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Polishing stainless steel cost

 
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smslinkard
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Joined: 27 Nov 2010
Posts: 5
Location: Pittsburg, TX

PostPosted: Tue Feb 22, 2011 6:25 pm    Post subject: Polishing stainless steel cost Reply with quote

Trying to decide if I should pay someone to polish my existing stainless or buy new stuff. Can someone give me an idea what I should expect to pay someone to polish stainless? Do they charge by the foot or by some other factor? Thanks in advance for your help.
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acardon
Senior Contributor


Joined: 12 Jul 2005
Posts: 256
Location: Southlake, Tx.

PostPosted: Tue Feb 22, 2011 8:25 pm    Post subject: Reply with quote

It depends on the condition of your stainless for the cost to restore. Check with Ken Young at http://www.classicstainlessshop.com/. I was happy with his "show quality" polishing. I just received some reproduction flippers for my hardtop and they need polishing to make them look like the rest of the stainless.
Don
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Larry Epperson
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Joined: 05 Dec 2006
Posts: 279
Location: Dallas

PostPosted: Tue Feb 22, 2011 8:30 pm    Post subject: Polishing Stainless Reply with quote

It's not difficult to polish but it is time consuming. Save a dollar and do it yourself. Buffer motor with polishing wheels and polishing compound less than $50.00. A lot less than paying someone to polish if you have the time.
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David Graves
Site Admin


Joined: 02 Jun 2005
Posts: 1284
Location: Warsaw, TX

PostPosted: Tue Feb 22, 2011 9:51 pm    Post subject: Reply with quote

WRENCHES has a buffer available to borrow, check out the details under the WRENCHES section and 'Specialty Tools' topic, if you're a club member (don't know who you are because your profile isn't filled out) you can borrow this or any tool listed in the 'Specialty Tools' topic over in WRENCHES.


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Marv Cowden
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Joined: 18 May 2009
Posts: 186
Location: Grand Prairie

PostPosted: Wed Feb 23, 2011 8:40 am    Post subject: Stainless repair Reply with quote

Polishing is one thing, removing small dents and scratches is quite another. How about someone who is experienced in all of the above giving a technical session some weekend?
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2NDTIMEAROUND
Senior Contributor


Joined: 12 Feb 2007
Posts: 70
Location: Mesquite, Tx.

PostPosted: Sat Feb 26, 2011 12:22 am    Post subject: Reply with quote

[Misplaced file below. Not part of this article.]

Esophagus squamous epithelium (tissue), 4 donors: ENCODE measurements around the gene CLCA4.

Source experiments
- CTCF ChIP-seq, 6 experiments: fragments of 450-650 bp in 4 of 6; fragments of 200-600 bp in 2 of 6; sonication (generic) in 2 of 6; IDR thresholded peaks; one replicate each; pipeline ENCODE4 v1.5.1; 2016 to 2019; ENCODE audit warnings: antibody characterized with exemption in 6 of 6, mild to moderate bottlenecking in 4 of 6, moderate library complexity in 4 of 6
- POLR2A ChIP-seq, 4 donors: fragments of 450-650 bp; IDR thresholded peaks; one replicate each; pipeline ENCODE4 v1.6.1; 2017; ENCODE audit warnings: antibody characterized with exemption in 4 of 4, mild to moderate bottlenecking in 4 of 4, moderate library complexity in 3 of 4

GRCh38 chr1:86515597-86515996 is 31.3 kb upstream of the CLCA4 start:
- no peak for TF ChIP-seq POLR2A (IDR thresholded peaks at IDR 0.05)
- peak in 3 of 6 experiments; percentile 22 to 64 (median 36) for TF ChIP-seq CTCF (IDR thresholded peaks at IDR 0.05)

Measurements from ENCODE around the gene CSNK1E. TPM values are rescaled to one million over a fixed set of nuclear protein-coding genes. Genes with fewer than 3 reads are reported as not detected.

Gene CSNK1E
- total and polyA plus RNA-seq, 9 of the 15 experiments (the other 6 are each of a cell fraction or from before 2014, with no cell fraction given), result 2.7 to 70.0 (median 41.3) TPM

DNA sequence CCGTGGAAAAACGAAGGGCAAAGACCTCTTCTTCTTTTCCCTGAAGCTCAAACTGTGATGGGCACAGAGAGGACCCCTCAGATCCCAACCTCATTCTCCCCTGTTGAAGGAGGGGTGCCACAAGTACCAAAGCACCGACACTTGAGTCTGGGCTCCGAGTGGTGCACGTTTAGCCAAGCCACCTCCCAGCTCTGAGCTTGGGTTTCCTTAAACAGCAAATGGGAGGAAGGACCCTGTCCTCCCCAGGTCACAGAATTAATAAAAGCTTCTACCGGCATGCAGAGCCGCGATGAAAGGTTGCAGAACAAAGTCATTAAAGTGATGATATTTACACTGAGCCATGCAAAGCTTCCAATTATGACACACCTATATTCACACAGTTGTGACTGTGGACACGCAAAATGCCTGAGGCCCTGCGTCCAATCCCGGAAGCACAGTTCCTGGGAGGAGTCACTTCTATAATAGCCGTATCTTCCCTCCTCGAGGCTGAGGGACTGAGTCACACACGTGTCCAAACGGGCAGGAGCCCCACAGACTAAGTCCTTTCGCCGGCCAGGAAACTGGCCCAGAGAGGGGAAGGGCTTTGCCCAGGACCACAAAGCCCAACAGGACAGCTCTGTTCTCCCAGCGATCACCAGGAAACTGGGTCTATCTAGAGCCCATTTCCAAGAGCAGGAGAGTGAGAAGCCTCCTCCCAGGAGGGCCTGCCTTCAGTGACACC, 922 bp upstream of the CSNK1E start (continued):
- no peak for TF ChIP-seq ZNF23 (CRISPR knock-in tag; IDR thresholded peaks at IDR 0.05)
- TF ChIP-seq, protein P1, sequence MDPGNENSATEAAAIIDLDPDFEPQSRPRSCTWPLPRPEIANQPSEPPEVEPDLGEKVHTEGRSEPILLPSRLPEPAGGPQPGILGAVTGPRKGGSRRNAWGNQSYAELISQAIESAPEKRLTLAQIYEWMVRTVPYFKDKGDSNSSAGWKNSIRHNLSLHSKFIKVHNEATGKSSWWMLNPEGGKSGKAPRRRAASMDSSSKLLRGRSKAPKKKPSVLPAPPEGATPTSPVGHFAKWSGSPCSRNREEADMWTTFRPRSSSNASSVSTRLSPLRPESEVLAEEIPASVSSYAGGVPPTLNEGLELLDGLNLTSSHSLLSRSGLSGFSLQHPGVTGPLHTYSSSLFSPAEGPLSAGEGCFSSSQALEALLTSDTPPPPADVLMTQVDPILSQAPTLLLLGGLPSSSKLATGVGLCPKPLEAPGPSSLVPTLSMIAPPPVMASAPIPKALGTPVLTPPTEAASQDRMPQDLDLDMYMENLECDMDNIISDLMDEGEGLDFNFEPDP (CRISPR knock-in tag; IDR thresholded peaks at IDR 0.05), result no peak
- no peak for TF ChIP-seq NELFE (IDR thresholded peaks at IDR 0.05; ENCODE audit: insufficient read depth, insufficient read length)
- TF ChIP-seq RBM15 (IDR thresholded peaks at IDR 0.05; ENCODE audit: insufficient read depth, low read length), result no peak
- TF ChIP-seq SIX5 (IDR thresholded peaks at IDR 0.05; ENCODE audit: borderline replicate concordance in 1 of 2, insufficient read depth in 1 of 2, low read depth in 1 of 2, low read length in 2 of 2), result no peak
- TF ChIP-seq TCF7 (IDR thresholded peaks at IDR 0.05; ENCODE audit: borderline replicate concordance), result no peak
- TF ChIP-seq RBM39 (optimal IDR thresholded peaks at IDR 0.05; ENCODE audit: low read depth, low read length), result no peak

I am no expert by any means, however, I am giving myself a crash course in polishing my stainless trim. Also, please keep in mind that I'm not build a "show car", just a nice "driver". I was told that Trim Polish in Cameron, Tx. did very nice work....at $20.00 a linear foot. So on my BelAir, I figured it would be around $1000.00 - $1500.00. There is actually a lot of good information on YouTube. I purchased my Buffer Motor w/Buffing wheels, a stand, compound, and gloves for holding the parts, at Harbor freight for around $80.00. My recent experience has shown that you need to evaluate what grit of sandpaper to start with. If I have a piece that does not have any bad scratches or dents, I've been starting my sanding with 500 grit. If there are some deep scratches, I start with 320 grit and using a block when I can. After the 320 has seemed to do it's job, I then move on to 400 - 500 - 800 - 1000 - 1500 and finally 2000. By this time, the part has a pretty nice reflection. This is when I go to the buffer. I first use the brown compound on a spiral sewn wheel ( I think that's correct). Then finish with the green compound on a loose cotton wheel. I've been pleased with my results so far. Larry is correct, it's very time consuming. But if your persistent, the personal reward feels great.
Tapping out dents is a bit more tricky. Again, YouTube has some very informative segments on how to tap out the dents. In short, after tapping out the dent, you can start with the 320 grit on a block, sanding down high spots, then proceed with the graduation of sandpaper mentioned earlier. What I did to get my feet wet with this process, was to get one of the worst pieces I thought I would need to replace and use it to experiment with. This way, nothing lost, but, I just might gain a piece of trim I can use. The process is by no means the "way it should be done", it just seems to work for me and gives me a finish that I'm pleased with and it seems to be improving. There is a photo of one of my first pieces with my postings under the "Misc" forum, "Show Us Your Project". Good Luck..and be patient. Wink
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belairvette
Senior Contributor


Joined: 18 Oct 2005
Posts: 159
Location: Granbury, Texas

PostPosted: Wed Sep 12, 2018 7:01 am    Post subject: Stainless Polishing Reply with quote

If you decide to have someone polish your stainless, remove the cheap masking tape immediately after receiving it. It will become brittle within days. Hours will be wasted by you or a shop chipping it away then cleaning away adhesive residue. If stainless or chrome came with your car, keep it. I wasted many shop hours fitting an aftermarket grill when I could sent my original to Paulís Plating and saved beaucoup bucks.
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